Reexamining our allegiances, involvement, and expectations in a turbulent political landscape
s traditional Jews, one of our fundamental obligations is to pursue justice. I believe that one of the best ways to do that is through public service. We should be interested and, more than that, involved in public service to make politics more ethical.
In 2008, I was working as a lawyer when my law school classmate, Barack Obama, asked me to work at the White House as his ethics czar. My mother, a European Jew and Holocaust survivor, joked that it was the only time a czar had ever been good for the Jews.
My job was to enforce the existing ethics rules of the White House, and to create new and stronger guidelines. Together with President Obama and other senior advisors, I helped craft an executive order banning lobbyists from working in the Obama administration on issues they had lobbied for in the last two years, and permanently banning anyone who left the White House from lobbying the administration. We opened up the White House visitor logs to the public so the American people could know who visited their representatives and worked with Congress to pass legislation protecting whistleblowers.
Whatever people may think of Obama, the fact that we limited corruption in the White House was a good thing. Thanks to our rules, not a single member of the White House staff was, as far as I know, ever investigated by a grand jury, much less pleaded guilty or was indicted. That record of lawfulness was terrible for the parnassah of the Washington, D.C. legal community, but it was good for the country, and for the Jews, since we were disproportionately represented among the White House staff.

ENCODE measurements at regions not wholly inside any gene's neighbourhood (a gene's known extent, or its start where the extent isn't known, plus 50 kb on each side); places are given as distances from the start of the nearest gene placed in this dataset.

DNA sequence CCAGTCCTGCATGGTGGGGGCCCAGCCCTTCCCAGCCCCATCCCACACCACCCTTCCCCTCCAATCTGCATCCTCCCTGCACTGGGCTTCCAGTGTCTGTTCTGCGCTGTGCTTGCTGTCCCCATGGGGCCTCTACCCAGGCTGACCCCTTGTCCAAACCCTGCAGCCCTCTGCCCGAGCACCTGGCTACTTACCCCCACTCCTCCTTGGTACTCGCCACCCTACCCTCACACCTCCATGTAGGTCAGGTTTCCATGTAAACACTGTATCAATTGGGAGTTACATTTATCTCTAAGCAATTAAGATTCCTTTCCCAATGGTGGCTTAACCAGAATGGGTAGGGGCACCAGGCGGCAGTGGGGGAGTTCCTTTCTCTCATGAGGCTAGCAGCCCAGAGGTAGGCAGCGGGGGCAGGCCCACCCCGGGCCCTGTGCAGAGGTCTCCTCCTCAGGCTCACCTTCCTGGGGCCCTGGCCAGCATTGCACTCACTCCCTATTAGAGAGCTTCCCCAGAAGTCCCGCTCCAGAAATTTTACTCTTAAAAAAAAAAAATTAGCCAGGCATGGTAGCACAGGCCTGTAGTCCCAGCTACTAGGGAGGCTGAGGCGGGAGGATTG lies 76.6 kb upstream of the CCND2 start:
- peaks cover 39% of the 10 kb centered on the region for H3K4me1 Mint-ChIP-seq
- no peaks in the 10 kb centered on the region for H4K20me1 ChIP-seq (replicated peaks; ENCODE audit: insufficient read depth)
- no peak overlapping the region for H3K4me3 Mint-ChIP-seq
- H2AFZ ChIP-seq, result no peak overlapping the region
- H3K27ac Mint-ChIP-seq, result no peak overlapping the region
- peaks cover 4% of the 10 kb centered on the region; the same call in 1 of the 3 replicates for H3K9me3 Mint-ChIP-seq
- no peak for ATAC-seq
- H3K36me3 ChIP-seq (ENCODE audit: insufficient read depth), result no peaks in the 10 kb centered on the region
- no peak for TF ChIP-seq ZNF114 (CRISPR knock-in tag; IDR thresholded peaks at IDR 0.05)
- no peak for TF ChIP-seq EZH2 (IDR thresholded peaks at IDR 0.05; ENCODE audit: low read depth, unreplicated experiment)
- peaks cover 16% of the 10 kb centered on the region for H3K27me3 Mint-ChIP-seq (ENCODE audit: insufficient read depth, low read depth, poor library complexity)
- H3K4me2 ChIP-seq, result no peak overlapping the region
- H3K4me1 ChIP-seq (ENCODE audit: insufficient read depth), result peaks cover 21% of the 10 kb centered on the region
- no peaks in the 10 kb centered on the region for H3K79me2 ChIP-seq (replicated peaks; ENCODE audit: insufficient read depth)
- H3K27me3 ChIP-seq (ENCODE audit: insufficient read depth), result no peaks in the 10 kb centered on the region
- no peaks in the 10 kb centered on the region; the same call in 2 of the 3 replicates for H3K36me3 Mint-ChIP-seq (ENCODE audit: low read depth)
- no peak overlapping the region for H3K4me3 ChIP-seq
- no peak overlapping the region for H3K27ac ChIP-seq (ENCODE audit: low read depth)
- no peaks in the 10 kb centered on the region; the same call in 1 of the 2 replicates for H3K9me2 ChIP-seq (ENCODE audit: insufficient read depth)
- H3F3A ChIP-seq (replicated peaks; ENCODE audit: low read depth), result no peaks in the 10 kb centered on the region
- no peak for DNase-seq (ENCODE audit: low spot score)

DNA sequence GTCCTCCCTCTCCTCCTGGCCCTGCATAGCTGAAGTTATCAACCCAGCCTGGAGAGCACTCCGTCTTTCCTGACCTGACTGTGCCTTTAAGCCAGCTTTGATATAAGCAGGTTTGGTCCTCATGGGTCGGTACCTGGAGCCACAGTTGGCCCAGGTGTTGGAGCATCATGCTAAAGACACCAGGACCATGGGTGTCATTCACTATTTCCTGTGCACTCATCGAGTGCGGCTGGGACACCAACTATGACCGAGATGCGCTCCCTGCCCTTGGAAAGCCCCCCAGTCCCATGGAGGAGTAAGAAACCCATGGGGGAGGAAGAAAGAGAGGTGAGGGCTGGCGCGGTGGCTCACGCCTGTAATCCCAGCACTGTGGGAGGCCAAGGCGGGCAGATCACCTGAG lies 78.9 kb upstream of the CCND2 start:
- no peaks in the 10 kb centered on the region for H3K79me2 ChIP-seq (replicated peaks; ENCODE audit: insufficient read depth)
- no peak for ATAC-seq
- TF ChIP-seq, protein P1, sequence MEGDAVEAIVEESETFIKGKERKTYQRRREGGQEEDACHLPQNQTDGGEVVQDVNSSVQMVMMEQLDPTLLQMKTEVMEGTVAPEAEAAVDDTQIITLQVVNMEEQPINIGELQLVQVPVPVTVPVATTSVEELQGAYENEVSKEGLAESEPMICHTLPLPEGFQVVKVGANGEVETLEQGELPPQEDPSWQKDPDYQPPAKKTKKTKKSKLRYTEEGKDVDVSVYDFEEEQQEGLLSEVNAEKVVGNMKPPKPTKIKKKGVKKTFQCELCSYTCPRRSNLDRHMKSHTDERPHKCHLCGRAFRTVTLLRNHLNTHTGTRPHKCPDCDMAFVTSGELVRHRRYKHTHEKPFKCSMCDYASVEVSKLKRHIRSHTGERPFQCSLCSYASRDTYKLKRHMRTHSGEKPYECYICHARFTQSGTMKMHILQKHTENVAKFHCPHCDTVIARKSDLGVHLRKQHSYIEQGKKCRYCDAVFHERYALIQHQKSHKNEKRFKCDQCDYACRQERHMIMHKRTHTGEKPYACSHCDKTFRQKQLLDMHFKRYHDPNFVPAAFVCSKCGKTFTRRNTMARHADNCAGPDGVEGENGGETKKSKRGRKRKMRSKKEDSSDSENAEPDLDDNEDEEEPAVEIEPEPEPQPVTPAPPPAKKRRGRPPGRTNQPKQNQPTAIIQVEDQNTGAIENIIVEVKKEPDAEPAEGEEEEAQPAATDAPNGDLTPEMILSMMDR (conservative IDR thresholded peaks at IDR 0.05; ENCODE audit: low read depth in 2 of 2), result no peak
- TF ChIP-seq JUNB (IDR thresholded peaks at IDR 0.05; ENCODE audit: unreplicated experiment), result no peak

I think Torah and halachah have important roles to play in the public sphere, and they were important to me in doing my job. Of course, Torah and halachah were constant inspirations to do the right thing, but they were influential in more subtle ways, too. The rules I set up were, in part, informed by halachic ideas such as the gezeirah — crafting broad prohibitions to act as a guard against violation of core rules. For example, we added new rules forbidding almost all gifts to White House officials from outside organizations, even though many of those gifts were allowed by law, on the theory that such a ban was a good way to avoid corrupting influences.
A local Chabad rabbi with whom I worked a great deal liked to say that I was the president’s posek. I was very proud of that.
One day the Washington Post ran a front-page story on my work. It so happened that on the same day there was a story on the same front page about Bernie Madoff, who had just been sentenced. The rabbi pointed out the juxtaposition and suggested that my story was an antidote to the Madoff piece. I attempted to conduct myself in public service as a role model, and on that day at least, I think it had a beneficial effect.
After two years of chasing justice — or trying — in the White House, the president asked me to serve as US ambassador in Prague. That gave me an even bigger opportunity to advance Jewish values and practice in the public eye. There was intense interest in my appointment because my mother was a Czechoslovak survivor, and I was returning to the capital of her country. More than that, my family and I would be living in a residence that had been occupied by the Nazis in World War II, and putting up mezuzahs, making it kosher, and observing the Sabbath there. That remarkable turn of history was news in that country, the US, and around the world.
So even before I did any official work as ambassador (and I like to think I did some good there, just as in the White House), I was able to advance Yiddishkeit and, I hope, do my small part in supporting Torah in the eyes of Jews and non-Jews alike through public service.
Originally featured in Mishpacha, Issue 704. Norman Eisen is a senior fellow at the Brookings Institution in Washington, D.C., a CNN commentator, and the author of the forthcoming book The Last Palace: Europe’s Turbulent Century in Five Lives and One Legendary House. Kelsey Landau assisted in the preparation of this essay.
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